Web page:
High Court challenge against Defra and Environment Agency
An Essex oyster farmer and others have taken legal action against Defra in a bid to curb sewage dumping in inshore waters.
Tom Haward (pictured above) of Richard Haward’s Oysters of West Mersea said a ‘tsunami of destruction’ by the water companies threatened oyster grounds.
Also involved in the legal action are the Marine Conservation Society (MCS) and surfer and activist Hugo Tagholm. They are being represented by the Good Law Project, a not-for-profit legal company. The case also has the backing of cross-party MPs.
As well as Defra, defendants as ‘interested parties’ are the Environment Agency and the Water Services Regulation Authority.
The case was heard in the High Court on 5 and 6 July, and a judgement is expected later this year.
Specifically, the legal challenge is to Defra’s Storm Overflows Discharge Reduction Plan, which was published on 26 August, 2022. The claimants argue that it does not go far enough to address the problem.
There is mounting concern throughout the country over the extent of the dumping of raw sewage by water companies and the pollution of rivers, estuaries and inshore waters.
The government has told the water companies to stop the discharges by 2050, and the legal action aims to force it to bring the deadline forward and introduce tougher regulations.
Tom Haward, whose family have harvested oysters in the Mersea area since at least the 1700s, said that there was currently no problem in their area and their oysters were not affected, but he wanted to ensure there were no problems for future generations.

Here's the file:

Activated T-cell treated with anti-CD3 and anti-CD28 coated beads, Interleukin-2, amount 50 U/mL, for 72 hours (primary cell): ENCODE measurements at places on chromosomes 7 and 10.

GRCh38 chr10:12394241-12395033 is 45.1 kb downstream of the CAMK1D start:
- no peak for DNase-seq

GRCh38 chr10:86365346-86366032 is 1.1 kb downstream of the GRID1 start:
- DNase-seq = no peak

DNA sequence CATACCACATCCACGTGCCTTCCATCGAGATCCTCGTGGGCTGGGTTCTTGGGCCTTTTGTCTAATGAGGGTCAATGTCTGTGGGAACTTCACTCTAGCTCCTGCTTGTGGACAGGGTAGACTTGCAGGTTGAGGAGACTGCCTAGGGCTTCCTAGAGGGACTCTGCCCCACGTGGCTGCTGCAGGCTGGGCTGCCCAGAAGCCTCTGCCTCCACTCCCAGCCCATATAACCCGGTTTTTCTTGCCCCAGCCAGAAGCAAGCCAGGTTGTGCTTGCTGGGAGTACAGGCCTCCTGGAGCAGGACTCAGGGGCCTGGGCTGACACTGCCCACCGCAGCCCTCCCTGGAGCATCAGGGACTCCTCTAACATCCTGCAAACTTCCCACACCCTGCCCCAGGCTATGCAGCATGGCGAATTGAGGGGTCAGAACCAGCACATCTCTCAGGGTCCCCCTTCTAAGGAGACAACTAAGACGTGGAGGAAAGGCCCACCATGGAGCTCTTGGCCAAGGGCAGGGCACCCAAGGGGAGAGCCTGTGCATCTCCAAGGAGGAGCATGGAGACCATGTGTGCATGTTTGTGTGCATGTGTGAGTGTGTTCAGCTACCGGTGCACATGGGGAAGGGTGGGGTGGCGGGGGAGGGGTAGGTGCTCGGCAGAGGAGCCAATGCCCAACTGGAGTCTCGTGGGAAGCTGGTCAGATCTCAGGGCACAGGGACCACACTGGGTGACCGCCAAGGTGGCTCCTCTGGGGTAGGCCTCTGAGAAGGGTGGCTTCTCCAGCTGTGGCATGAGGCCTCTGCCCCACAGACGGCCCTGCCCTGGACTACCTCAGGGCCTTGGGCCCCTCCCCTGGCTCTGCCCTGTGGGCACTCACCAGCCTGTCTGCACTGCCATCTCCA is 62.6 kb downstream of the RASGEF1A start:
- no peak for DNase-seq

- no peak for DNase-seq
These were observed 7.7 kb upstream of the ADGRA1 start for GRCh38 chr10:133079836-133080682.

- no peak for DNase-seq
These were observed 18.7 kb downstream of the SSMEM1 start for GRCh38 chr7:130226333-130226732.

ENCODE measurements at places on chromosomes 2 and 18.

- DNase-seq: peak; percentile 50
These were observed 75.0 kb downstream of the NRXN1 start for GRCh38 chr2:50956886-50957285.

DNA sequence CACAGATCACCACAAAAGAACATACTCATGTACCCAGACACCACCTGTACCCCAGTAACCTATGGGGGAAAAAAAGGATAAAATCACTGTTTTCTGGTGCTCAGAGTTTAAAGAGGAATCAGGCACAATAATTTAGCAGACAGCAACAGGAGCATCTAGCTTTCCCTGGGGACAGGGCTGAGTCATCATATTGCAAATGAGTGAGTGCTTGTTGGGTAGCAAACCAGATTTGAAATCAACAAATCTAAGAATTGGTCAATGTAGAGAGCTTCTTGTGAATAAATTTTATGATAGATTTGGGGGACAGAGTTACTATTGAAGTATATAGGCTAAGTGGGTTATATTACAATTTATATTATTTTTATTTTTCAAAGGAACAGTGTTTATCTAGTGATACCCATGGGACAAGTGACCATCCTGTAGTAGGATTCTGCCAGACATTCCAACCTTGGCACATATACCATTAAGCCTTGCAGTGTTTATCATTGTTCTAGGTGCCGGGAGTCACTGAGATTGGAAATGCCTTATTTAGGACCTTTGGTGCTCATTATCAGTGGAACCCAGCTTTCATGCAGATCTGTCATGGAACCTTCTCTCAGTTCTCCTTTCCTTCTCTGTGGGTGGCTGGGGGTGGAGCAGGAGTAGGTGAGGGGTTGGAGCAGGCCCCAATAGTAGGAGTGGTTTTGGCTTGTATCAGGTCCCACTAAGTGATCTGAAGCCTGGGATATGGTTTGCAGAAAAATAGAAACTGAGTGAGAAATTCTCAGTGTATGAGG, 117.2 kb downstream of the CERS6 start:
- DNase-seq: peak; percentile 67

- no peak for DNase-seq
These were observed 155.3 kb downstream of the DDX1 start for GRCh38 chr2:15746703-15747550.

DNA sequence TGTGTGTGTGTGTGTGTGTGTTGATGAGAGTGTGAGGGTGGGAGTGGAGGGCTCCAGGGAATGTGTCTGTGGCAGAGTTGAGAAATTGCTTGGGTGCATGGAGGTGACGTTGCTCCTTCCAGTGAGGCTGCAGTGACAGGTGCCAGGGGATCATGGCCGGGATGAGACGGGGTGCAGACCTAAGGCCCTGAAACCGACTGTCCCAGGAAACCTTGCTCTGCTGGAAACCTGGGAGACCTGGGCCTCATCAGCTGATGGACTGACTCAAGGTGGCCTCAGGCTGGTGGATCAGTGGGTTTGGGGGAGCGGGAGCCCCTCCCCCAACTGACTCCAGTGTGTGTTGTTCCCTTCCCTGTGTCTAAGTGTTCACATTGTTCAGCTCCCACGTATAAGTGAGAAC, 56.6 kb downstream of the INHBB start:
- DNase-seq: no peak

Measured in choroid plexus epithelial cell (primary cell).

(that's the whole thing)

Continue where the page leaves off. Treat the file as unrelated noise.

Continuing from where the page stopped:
“I want to protect the legacy of the oyster industry here in Mersea, and the legacy of the shellfish industry throughout the UK,” he told Fishing News.
“Certainly for us, and speaking for the farmers and wholesalers, there’s been a big renaissance in oyster sales in the country over the last couple of years. We’re selling more than we’ve ever sold before, the demand has been so great. There’s a new love for oysters in the country, and polluted waters are potentially sabotaging that.
“It’s been a tough old time for the UK shellfish industry over the past three years with Covid and Brexit, and the water companies are creating a tsunami of destruction for people like us. We’re really passionate about trying to stop them in their tracks, and it seems the only way to do that is to take legal action to try to force the government to have a bit of a backbone.”
He said he became involved in the legal action after being approached by the Good Law Project. “They got in touch with me to see if I’d be interested in working with them to bring a case against the secretary of state to try to force her and the government in general to do more to protect our waters.
“I said I would, though I stressed that Mersea water quality is fantastic and that we’re not being impacted by sewage discharges – but I know there are shellfish harvesters who’ve been really impacted.
“This is about pre-empting it before there is a problem. The MCS came onboard as well, and the surfer, so I was really happy to get involved. I thought the three of us as claimants would get across a really powerful message, because it gets across a number of things – the surfers and swimmers, protecting marine life, and small businesses, which are the backbone of the shellfish industry.”
Tom Haward provided evidence to the court hearing through a witness statement. “I was in contact with the lawyers throughout the week,” he said. “I believe we made a powerful case, but it’s now up to what the judge thinks.”